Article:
This year, the Indian government is striving to make India a global hub of millet cultivation and research. During the union budget speech, Finance Minister Nirmala Sitharaman also referred to millets as Shree Ann — the mother of all grains. “I met her one morning when I was on one of my regular tours to rural areas. I was impressed by her dedication to conserving millet seeds. Two months ago in December, when the Government of India was making plans to lead the ‘International Year of the Millet’ initiative, we decided to choose Lahari Bai as the brand ambassador,” District Collector Vikas Mishra tells us. On choosing the tribal woman as chief guest, the District Collector says: “The people from this primitive community have extensive knowledge about the environment. Half of the kodo kutki (millet) production is done by the Baiga community. Lahari is very enthusiastic about her work. Her beej bank is praiseworthy,” says Vikas, who is also promoting millet by organising cookery shows, where women make cakes, pastries, and biscuits from millet, and also process them into healthy soups. He has nominated Lahari for a Rs 10 lakh scholarship from a Jodhpur-based ICAR. “If she succeeds in getting this scholarship, she would be seen guiding the PhD students,” he says, adding that the government has also sanctioned a house for her.

Recently, she was invited as a chief guest at the Republic Day parade in Dindori by the District Collector. This was the first time Lahari stood on the stage. “Entire janta (public) was looking at me. It feels so nice to get so much recognition. Now the same villagers who mocked me, get jealous,she says. Post Republic Day, Lahari has given interviews to more than 100 journalists from the state capital of Bhopal and the national capital of New Delhi. Lahari has only two pairs of clothes but dresses up neatly whenever she travels for interviews. Meanwhile, far from materialistic possessions, Lahari says that she aims to further expand her beej bank and serve her old parents. She revealed that all her efforts were towards preserving seeds that were beginning to go extinct. She shared that she collected different seeds from nearby villages, distributed them among the farmers, and waited for them to harvest. Upon harvest, she recollected those seeds, and after years of hard work, she successfully recollected seeds of 16 crops that were on the verge of extinction. In total, she has 30 seeds in her seed bank and working in mission mode for over a decade now. In addition to cultivating the seeds on her farm, she distributed them among the farmers in more than 54 villages. The preserved varieties include kodo millet, sanwa, kutki, and more. Her efforts in saving the millet seeds have resulted in her being nominated for a scholarship at the Indian Council of Agricultural Research, Jodhpur Centre.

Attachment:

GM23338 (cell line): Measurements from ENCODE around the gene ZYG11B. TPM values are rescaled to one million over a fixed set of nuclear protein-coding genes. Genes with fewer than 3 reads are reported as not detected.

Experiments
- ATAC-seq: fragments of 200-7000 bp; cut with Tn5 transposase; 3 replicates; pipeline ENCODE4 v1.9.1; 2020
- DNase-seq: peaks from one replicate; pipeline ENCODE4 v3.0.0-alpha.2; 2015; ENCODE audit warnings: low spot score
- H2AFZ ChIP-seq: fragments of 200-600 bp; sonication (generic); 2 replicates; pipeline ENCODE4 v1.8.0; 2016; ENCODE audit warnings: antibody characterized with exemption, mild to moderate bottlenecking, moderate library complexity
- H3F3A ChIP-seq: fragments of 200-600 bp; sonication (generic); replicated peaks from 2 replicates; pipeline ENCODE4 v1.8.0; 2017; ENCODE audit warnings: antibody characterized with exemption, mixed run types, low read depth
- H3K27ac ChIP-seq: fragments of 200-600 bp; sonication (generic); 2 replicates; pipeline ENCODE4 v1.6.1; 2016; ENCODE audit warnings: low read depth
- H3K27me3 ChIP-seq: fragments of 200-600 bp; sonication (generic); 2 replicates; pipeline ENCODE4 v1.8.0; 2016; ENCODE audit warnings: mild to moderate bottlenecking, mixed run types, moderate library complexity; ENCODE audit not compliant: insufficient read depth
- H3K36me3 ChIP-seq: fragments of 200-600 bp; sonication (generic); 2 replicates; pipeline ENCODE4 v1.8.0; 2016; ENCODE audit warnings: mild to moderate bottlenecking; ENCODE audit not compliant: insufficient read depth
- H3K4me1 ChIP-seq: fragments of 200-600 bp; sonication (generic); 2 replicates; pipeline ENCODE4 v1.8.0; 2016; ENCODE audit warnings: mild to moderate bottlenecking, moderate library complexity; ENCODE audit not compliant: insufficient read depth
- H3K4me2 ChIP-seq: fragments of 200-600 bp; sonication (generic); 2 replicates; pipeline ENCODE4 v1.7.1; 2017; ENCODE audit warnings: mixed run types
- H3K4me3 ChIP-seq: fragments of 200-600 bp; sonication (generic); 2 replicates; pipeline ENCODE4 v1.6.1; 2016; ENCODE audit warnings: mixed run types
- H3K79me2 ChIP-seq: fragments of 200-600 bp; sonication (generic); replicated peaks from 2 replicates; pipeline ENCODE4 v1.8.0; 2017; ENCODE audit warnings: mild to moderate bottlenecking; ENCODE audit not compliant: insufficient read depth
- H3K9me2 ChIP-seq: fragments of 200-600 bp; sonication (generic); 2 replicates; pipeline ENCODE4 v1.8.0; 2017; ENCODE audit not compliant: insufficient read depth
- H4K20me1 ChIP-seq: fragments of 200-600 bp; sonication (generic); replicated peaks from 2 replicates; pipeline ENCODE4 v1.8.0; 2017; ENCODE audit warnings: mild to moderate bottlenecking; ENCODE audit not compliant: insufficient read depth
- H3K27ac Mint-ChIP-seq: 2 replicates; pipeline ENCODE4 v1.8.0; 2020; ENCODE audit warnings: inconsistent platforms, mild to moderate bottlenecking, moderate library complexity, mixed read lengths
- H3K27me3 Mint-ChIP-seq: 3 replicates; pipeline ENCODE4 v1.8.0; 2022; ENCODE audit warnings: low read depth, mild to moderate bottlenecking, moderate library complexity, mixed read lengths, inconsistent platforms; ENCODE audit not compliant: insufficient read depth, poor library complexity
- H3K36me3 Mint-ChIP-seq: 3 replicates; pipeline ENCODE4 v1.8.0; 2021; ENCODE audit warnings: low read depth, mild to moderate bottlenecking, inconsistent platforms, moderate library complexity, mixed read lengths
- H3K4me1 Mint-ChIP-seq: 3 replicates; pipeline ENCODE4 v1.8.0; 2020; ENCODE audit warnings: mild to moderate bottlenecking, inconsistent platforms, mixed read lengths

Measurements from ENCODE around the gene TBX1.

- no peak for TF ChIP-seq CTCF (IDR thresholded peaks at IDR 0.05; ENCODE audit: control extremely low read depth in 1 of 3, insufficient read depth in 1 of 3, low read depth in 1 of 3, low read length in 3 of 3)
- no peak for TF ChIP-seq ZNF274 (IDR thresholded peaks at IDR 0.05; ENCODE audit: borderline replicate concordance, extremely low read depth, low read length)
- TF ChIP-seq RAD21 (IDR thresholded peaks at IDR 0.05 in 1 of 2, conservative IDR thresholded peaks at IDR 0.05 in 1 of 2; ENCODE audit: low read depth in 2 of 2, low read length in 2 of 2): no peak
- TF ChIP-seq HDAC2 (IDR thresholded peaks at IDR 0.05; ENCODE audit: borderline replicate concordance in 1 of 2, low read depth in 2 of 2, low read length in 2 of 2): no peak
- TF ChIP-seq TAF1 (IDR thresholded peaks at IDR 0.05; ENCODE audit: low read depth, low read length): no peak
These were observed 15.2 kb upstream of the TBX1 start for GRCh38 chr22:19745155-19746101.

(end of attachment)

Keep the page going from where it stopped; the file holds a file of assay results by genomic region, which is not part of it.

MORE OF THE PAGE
Importance of Shree Ann

Shree Ann or millets are a rich source of protein, fibre, minerals, iron, and calcium and have a low glycemic index. Nutri-cereals are grown in arid and semi-arid tracts under low rainfall (200-600 mm) conditions. These are known for their nutrient-rich content and characteristics like drought tolerance, photo-insensitivity, resilience to climate change, etc. Moreover, its consumption furthers nutrition, food security, and the welfare of farmers. Millets are grown in about 21 states in the country including Karnataka, Andhra Pradesh, Tamil Nadu, Kerala, Telangana, Uttarakhand, Jharkhand, Madhya Pradesh, and Haryana. Further, India is the largest producer and second largest exporter of ‘Shree Ann’ in the world as it grows several types of ‘Shree Anna’ such as jowar, ragi, bajra, kuttu, ramdana, kangni, kutki, kodo, cheena, and sama.

Budget 2023

The Budget of 2023 also focused on millets. It said that to make India a global hub for ‘Shree Ann’, the Indian Institute of Millet Research, Hyderabad will be supported as the Centre of Excellence for sharing best practices, research and technologies at the international level. Further, in 2018, India celebrated the National Year of Millets. With the help of research and development, the government is also popularizing nutri-cereals. It has established three Centres of Excellence (CoE) and also supports start-ups and entrepreneurs in developing recipes and value-added products that promote the consumption of millet.